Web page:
The Tiananmen Mothers is a pro-democracy activist group formed by the parents, friends, and relatives of the victims of the massacre. They advocate a reversal in the Chinese government’s position regarding the Tiananmen protests. Prominent members have been placed under surveillance or house arrest, and were warned against speaking to foreign media and human rights organizations.
When tourists from Mainland China enter the exhibit, it is often the first time they are presented with a trove of information relating to the Tiananmen protests. After the tour, they purchase T-shirts, postcards, mugs, and USB flash drives preloaded with historical documents and images relating to the June 4 demonstrations. They may not be able to wear or use those items in public when they return home, but to buy them reflects an awareness that is typically stifled in China.
Mr. Chen is from northeast China, and travels to Hong Kong on business several times a year. During his most recent visit, he set aside a few hours to visit the museum. He is conscious of what happened 25 years ago in Beijing, and has tried to search for footage and reports about the June Fourth Movement. Even though he uses a VPN connection, his Internet is cut off whenever he makes the relevant web queries. When he finally set foot in the museum, he was able to confront a wound in China’s contemporary history.
The June Fourth incident “has been erased from public discourse,” said Mr. Chen. “The authorities want us to act like we have amnesia. People in Hong Kong and abroad can talk about it, but if the discussion took place one train ride away”—in Shenzhen, the Mainland Chinese city bordering Hong Kong—“then we could get arrested. This is one of the major division points between those who have never left China and others who have been overseas.”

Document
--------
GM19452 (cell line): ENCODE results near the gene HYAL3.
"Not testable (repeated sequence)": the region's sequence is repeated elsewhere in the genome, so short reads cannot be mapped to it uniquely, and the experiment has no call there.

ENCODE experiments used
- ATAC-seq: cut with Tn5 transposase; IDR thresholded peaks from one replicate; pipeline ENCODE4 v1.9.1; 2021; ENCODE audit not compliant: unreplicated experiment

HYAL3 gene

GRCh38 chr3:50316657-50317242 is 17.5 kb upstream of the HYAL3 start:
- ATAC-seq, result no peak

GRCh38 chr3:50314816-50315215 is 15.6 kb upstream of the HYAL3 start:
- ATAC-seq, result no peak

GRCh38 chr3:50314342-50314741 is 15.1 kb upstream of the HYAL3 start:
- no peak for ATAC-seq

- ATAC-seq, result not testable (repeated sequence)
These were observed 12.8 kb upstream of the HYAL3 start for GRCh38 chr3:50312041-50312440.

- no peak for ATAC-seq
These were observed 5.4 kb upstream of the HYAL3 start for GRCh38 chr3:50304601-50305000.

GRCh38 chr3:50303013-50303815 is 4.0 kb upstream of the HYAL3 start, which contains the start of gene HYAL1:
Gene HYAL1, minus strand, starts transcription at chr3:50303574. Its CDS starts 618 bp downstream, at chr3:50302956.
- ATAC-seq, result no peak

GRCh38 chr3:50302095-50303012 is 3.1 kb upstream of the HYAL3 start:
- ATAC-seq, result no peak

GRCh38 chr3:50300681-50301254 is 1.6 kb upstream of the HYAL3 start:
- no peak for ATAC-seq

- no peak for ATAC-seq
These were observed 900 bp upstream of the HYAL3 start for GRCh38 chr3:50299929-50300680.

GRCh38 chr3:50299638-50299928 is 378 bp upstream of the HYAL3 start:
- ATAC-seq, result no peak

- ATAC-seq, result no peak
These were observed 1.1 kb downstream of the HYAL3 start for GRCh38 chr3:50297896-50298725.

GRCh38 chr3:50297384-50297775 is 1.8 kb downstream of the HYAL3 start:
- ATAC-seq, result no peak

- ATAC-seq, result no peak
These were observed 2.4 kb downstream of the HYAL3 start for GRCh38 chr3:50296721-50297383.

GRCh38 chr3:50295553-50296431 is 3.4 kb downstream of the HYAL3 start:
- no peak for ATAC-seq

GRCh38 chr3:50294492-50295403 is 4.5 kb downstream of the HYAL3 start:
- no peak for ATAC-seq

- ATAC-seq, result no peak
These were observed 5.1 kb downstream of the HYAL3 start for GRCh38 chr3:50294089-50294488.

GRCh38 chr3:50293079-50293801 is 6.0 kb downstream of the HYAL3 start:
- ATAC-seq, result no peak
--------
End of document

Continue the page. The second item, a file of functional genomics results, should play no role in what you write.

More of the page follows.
Before Mr. Chen left the museum, he signed a condolence book by the corner library.
The interpretation of the Tiananmen crackdown remains a charged issue in China, both politically and emotionally. Former Chinese president Yang Shang Kun said in 1989 that the Chinese military must resort to all means to clear out the student protesters, but publicly reversed his position nine years later and called the June 4 incident the most serious mistake of China’s Communist Party. Then again, the Chief Executive of Hong Kong, Leung Chun Ying, condemned the actions by the “Chinese Communist rulers” years ago but has gradually reversed that view during his ascent on the political ladder.
Popular sentiment is a mixture of mourning and commemoration. A candlelight vigil takes place in Hong Kong every year. Recent turnout has been massive, with over 150,000 people gathering for the ceremony even when there were torrential downpours. This year, the condolence book from the June 4th Museum will be burned in a ceremony of remembrance. A few hundred names, including Mr. Chen’s, will be cast into a flame. “I will not be in Hong Kong for the vigil,” he said, “but at least I could leave my name, and the day will weigh heavy all the same.”